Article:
Alicia Morgans: I really appreciate both of you talking with me today about women in prostate cancer research, with a focus on how PCF has really supported the development of so many women in this part of science. I'd love to start just by really exploring your journeys in prostate cancer science, and would love to hear from you first, Dr. Halabi.

Susan Halabi: Thank you so much, Dr. Morgan. I could say in one word that the Prostate Cancer Foundation has been phenomenal in supporting me when I was a junior investigator. In 2005, I received my first grant proposal and my proposal was based on secondary data analyses from several clinical trials. So as a biostatistician, everybody told me, well, you don't need to be a PI, but with the support of the prostate cancer foundation, my whole career path changed for the better, like drastically for the better. It opened opportunities and avenues for me to become not only an established statistician, more importantly, to become an independent investigator. And to that, I'm extremely grateful for the Prostate Cancer Foundation in investing in me, because, without that first grant, I would not even have thought to apply to other opportunities.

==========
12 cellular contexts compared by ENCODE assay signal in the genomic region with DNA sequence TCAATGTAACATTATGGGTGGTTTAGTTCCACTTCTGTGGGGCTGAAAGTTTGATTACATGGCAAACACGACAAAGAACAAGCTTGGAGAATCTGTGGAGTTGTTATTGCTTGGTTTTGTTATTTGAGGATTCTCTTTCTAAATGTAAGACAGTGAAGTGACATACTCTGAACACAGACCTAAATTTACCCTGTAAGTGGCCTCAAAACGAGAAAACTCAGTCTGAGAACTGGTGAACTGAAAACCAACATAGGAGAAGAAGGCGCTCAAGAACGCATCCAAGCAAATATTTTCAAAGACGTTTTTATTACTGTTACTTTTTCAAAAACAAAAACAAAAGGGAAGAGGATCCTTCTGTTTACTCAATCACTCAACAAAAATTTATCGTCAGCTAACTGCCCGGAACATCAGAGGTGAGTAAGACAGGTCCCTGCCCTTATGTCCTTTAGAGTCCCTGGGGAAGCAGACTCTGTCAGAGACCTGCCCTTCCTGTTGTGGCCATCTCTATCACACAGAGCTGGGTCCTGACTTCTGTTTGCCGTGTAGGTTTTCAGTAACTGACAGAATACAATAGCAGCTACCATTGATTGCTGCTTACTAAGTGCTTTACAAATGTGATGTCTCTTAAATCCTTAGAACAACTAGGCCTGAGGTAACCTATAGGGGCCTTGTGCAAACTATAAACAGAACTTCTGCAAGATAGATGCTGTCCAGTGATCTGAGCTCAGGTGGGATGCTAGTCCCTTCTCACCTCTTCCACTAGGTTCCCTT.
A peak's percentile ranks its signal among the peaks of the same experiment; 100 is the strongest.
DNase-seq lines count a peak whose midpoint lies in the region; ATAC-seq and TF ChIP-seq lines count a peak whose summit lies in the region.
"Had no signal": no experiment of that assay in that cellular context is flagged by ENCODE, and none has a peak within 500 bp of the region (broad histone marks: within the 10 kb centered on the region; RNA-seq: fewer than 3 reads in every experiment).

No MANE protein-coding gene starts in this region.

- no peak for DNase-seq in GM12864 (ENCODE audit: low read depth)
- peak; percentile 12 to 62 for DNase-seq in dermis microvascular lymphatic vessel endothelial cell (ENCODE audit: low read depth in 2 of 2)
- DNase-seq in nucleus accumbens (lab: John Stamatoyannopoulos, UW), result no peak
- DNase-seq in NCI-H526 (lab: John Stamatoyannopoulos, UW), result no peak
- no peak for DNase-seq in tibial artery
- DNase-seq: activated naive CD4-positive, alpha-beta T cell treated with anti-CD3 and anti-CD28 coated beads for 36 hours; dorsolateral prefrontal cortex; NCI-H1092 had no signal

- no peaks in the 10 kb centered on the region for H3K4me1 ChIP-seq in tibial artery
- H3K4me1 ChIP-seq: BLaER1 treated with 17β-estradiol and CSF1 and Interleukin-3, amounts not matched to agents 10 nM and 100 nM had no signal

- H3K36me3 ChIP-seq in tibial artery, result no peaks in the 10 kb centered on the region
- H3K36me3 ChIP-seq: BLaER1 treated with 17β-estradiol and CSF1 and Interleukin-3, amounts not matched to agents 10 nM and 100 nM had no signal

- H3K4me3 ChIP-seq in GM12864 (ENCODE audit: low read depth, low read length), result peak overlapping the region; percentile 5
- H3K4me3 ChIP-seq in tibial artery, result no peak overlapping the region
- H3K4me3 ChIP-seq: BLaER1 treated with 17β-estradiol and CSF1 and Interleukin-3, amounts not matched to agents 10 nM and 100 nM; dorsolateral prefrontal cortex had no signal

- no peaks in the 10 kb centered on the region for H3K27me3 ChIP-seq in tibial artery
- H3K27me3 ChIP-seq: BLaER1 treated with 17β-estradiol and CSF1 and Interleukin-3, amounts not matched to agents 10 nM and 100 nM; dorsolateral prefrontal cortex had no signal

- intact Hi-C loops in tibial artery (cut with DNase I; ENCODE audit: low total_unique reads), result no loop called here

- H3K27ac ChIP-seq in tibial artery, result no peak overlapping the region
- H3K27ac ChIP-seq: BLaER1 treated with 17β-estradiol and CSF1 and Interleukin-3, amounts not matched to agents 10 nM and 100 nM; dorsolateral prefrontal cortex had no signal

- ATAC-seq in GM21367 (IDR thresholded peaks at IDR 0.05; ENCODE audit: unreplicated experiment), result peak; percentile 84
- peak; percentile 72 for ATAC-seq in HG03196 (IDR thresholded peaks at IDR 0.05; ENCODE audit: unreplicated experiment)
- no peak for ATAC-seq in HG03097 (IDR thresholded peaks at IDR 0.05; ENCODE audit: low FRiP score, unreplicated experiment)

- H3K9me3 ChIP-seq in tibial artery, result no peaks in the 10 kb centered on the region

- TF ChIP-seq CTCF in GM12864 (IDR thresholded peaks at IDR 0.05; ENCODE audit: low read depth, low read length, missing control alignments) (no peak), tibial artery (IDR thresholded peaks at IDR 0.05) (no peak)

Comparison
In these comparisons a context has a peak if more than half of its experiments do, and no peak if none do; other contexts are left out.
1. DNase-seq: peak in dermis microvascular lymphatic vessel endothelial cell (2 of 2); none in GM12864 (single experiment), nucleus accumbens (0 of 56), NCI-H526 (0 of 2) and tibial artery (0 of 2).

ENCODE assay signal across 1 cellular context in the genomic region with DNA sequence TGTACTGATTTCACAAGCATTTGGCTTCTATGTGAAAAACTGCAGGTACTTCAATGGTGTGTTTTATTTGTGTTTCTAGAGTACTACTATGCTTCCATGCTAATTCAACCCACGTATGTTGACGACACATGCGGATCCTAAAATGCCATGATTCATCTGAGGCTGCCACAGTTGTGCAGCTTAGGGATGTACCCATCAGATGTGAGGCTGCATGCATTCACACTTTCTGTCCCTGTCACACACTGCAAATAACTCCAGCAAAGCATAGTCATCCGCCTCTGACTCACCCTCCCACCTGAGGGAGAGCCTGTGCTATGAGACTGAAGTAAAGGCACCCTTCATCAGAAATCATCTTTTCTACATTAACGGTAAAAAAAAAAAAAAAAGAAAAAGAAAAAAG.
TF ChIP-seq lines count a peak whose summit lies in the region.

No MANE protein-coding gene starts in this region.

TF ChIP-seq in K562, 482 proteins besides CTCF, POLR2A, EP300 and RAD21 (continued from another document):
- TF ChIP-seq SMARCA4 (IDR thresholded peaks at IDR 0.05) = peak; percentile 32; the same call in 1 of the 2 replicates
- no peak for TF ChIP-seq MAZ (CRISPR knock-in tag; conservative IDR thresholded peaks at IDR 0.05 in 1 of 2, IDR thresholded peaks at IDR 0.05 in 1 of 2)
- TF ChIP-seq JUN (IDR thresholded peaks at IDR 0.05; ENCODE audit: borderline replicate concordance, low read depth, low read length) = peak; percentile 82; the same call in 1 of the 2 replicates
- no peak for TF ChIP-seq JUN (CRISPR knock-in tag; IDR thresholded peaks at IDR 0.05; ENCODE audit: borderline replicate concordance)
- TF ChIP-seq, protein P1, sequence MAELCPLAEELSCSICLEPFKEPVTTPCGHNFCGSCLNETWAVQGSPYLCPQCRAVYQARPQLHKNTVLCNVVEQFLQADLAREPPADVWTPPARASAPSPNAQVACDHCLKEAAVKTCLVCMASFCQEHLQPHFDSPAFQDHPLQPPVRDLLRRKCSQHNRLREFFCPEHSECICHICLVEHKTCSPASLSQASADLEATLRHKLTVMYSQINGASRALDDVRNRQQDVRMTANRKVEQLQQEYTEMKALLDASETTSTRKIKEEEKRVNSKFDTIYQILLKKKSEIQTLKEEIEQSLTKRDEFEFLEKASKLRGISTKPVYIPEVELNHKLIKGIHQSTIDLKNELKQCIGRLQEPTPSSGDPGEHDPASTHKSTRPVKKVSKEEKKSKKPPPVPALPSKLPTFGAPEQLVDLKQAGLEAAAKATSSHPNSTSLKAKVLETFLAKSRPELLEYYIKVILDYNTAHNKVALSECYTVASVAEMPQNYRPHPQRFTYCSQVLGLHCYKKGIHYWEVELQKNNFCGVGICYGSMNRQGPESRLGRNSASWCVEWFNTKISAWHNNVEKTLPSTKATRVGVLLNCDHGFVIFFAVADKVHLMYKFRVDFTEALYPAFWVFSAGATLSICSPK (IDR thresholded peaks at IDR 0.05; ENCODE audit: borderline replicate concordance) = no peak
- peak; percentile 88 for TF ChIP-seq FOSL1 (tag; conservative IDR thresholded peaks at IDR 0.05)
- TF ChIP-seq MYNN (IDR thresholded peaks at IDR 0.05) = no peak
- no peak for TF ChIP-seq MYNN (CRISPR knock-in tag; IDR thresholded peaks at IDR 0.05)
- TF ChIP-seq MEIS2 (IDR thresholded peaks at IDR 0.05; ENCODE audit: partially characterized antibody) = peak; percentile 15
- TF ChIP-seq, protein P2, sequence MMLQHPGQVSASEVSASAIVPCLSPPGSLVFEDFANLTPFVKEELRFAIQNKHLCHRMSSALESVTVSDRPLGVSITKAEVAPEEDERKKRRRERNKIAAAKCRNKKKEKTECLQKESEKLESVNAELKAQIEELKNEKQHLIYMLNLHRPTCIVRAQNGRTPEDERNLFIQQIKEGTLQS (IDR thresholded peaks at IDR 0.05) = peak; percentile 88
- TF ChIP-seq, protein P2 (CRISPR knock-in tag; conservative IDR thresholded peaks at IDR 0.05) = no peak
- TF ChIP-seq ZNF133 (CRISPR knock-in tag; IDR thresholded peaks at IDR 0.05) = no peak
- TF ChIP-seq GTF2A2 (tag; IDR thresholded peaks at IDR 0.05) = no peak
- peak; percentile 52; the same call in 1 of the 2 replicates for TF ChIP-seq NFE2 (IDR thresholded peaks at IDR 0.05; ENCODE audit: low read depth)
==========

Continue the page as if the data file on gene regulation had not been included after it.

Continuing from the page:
Alicia Morgans: I so appreciate you mentioning that. Because it is true, there are a number of biostatisticians who are supportive members of teams, and really so integrally involved. But you are a biostatistician who has led teams, and has led multiple grants and has truly carved out a very clear niche for herself and her work in the prostate cancer space. I think it's wonderful that the Prostate Cancer Foundation had something to do with that. So thank you. Thank you so much. And Dr. Rathkopf, can you tell us, from your perspective, what has your trajectory been like? You've certainly made quite a difference as well, in prostate cancer.